For example, when you read The Discarded Image on the ancients’ view of the heavens, you understand better why Ransom has such unpleasant sensations when first descending toward Malacandra in Out of the Silent Planet. And when you come across Lewis’s discussion in OHEL of a minor sixteenth-century poet who described the hellish River Styx as a “puddle glum,” you can’t help but chuckle at the name when you meet the famous Marshwiggle in The Silver Chair. These are just two examples of how reading the “Neglected Lewis” can help every reader understand Lewis more fully.

The Surprising Imagination of C.S. Lewis is another great book by this duo.


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Tuesday, May 12, 2020

The German Heiress


The German HeiressThe German Heiress by Anika Scott
My rating: 4 of 5 stars

This is an interesting and different view of WW2 from the vantage point of the German business owners and citizens who were threatened to comply with Hitler’s army.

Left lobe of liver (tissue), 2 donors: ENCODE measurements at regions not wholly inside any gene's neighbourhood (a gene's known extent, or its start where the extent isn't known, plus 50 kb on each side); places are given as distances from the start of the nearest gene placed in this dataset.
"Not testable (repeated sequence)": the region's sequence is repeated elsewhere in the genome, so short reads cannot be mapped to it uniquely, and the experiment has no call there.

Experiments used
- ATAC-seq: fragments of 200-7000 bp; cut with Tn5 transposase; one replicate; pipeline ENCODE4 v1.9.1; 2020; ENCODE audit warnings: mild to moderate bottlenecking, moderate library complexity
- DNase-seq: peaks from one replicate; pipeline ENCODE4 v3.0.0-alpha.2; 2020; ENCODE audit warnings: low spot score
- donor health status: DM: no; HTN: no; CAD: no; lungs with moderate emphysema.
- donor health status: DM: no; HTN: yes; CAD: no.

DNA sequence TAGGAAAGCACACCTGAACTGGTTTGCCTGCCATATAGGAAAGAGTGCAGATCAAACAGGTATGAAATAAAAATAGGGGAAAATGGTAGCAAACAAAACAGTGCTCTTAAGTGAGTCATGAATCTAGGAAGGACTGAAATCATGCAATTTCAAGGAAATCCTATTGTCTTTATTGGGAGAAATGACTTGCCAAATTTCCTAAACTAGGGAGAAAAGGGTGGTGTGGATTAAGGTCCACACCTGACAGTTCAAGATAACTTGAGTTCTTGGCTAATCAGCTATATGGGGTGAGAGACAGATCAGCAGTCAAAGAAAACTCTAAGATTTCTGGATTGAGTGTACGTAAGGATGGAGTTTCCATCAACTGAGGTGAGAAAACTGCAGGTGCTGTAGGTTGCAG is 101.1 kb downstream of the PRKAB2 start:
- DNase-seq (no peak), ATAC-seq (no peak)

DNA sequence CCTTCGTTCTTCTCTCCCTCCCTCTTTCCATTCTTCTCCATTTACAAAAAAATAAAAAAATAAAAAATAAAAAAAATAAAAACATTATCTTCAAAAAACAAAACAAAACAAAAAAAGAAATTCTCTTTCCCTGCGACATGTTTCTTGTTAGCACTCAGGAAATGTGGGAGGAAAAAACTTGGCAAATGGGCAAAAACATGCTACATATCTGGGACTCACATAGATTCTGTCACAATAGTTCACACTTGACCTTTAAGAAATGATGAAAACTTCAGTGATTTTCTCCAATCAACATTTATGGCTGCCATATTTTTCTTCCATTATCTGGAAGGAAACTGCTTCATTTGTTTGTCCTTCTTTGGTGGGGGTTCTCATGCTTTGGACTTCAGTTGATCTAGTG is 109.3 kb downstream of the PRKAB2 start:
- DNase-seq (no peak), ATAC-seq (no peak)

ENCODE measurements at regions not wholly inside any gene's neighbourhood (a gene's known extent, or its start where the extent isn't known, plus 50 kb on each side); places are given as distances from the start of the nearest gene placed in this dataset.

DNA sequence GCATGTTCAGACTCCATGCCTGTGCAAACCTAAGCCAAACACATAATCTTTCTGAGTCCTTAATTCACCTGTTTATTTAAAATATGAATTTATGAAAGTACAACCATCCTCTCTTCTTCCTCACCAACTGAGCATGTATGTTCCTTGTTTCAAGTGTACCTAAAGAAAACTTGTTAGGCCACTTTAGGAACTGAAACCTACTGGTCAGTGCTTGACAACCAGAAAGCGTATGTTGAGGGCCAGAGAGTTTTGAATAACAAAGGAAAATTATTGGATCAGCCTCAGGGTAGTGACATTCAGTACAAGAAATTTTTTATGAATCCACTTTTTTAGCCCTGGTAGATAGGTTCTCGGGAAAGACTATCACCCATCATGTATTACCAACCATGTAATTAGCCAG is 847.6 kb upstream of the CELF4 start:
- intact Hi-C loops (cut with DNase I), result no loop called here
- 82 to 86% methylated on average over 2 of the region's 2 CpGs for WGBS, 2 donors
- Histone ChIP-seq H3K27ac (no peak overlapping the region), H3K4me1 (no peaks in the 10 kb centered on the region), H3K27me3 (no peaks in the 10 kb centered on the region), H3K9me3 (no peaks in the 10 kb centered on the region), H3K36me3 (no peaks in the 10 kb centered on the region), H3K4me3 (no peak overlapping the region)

I had a bit of trouble getting going with this story. I’m not sure if I didn’t like what was happening or if the beginning didn’t flow to me. After I paced my way through those initial pages, the story ramped into high gear. I don’t want to issue any spoilers, but I was overwhelmed to see how the war had such an effect on everyone around. It was incredibly easy for people to be killed simply because someone said they were involved in a crime against the Reich. Businesses were forced to comply and use forced labor. After the war, people were left to live in bombed out houses and were in fear of the people who came to rescue them from the Nazi regime.

I read that this debut novel was meticulously researched. I couldn’t find what our author researched. I do not know if it is based on actual events or simply things that might or could have happened during this time. The writing is engaging and the story keeps you locked in. It’s definitely one that is hard to put down.


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Read My Story

My story involves 6 miscarried babies (with a set of twins I went into early labor with to bury), 4 failed adoptions, 3 sibling deaths, abus...